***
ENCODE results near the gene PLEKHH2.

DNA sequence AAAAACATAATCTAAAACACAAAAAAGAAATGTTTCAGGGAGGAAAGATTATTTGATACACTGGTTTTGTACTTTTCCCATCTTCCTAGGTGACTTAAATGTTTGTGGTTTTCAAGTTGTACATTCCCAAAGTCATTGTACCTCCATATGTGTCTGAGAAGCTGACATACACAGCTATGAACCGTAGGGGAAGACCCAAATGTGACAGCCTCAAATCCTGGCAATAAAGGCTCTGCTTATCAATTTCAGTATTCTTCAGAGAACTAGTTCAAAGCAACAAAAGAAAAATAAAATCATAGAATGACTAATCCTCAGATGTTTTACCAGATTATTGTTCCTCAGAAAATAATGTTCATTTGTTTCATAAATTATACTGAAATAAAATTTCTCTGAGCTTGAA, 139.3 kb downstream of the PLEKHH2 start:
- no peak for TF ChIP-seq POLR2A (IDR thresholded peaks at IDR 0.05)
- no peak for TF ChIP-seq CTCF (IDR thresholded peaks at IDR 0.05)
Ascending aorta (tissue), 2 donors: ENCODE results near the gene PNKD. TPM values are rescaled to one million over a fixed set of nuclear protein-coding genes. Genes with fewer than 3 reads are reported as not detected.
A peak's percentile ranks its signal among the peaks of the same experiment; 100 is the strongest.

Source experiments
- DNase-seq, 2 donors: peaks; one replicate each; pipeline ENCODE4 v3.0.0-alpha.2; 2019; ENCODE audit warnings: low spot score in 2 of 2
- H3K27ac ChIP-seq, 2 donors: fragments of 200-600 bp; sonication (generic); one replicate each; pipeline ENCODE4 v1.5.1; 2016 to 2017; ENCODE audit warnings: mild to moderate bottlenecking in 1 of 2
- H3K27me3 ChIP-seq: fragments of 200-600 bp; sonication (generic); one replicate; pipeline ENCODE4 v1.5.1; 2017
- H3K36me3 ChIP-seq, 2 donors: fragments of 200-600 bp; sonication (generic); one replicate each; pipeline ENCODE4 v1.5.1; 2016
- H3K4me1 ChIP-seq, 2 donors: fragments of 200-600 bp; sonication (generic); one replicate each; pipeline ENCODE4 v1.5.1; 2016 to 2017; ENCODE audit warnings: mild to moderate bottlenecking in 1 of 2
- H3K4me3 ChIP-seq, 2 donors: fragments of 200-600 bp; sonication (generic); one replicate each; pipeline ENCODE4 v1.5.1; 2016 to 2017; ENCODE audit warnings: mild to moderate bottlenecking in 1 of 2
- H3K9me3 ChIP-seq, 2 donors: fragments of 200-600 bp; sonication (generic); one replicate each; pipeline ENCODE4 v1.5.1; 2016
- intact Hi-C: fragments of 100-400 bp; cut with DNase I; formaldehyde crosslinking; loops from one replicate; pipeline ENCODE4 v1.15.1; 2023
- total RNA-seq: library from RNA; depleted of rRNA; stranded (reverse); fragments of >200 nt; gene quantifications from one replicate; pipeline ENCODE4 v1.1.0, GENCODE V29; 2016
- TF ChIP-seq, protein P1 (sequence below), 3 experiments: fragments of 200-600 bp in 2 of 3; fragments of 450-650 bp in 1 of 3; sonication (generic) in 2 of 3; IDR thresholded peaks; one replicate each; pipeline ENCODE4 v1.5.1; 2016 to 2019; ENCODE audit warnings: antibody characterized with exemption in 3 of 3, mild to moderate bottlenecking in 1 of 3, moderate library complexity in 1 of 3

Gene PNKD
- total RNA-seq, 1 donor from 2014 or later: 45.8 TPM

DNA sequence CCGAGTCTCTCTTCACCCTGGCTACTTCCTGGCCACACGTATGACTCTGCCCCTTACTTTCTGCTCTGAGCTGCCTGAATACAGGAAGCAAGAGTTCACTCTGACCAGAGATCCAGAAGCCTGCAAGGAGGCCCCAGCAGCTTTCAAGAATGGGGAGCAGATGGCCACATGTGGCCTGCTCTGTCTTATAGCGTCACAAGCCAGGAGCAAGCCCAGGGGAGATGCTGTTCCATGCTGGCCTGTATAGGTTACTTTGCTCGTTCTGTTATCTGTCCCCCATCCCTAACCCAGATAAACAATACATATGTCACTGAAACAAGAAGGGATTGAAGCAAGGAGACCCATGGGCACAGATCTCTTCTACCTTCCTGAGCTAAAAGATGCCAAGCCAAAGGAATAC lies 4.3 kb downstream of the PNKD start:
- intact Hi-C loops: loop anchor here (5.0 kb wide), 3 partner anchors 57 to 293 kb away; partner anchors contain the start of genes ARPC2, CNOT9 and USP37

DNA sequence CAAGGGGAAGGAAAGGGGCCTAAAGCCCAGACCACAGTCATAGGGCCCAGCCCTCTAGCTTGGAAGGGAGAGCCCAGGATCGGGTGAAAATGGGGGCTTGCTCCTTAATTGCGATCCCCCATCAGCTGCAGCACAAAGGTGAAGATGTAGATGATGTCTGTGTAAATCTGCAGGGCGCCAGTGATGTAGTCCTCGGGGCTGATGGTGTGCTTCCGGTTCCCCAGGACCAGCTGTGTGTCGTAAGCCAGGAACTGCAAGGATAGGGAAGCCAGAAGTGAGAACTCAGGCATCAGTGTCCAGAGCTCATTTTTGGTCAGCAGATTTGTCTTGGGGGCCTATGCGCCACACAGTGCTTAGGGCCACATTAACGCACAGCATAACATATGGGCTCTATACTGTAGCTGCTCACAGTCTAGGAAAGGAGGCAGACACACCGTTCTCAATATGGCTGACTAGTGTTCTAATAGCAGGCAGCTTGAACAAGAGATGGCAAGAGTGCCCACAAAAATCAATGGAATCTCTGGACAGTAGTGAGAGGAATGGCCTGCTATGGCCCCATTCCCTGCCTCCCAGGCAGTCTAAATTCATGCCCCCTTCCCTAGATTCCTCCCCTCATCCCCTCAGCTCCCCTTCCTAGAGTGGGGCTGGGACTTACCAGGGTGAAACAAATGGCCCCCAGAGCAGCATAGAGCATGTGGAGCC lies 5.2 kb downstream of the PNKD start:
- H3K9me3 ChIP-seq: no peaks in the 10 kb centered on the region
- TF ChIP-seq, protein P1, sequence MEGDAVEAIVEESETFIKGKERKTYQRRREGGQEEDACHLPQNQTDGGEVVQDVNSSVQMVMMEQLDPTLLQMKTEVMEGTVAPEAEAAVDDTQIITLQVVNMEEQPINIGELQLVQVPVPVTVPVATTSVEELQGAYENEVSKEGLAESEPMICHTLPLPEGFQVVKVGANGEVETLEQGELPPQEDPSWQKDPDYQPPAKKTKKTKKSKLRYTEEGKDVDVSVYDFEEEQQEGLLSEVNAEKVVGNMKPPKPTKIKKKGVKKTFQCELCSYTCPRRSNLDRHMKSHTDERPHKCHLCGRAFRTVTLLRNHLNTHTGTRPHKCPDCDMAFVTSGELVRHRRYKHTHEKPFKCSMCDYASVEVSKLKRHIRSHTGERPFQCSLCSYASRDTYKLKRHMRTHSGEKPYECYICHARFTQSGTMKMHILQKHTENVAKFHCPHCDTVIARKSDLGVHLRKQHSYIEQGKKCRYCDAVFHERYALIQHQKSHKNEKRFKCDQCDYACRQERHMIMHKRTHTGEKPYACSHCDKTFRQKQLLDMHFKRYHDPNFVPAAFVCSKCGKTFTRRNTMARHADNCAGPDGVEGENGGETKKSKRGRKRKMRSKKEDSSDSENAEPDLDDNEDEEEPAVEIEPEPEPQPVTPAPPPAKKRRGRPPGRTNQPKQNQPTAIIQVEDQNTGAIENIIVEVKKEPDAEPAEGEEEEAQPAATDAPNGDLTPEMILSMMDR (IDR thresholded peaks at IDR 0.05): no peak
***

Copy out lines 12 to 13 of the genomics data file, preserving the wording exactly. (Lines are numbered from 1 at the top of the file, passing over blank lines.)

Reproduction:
- H3K4me1 ChIP-seq, 2 donors: fragments of 200-600 bp; sonication (generic); one replicate each; pipeline ENCODE4 v1.5.1; 2016 to 2017; ENCODE audit warnings: mild to moderate bottlenecking in 1 of 2
- H3K4me3 ChIP-seq, 2 donors: fragments of 200-600 bp; sonication (generic); one replicate each; pipeline ENCODE4 v1.5.1; 2016 to 2017; ENCODE audit warnings: mild to moderate bottlenecking in 1 of 2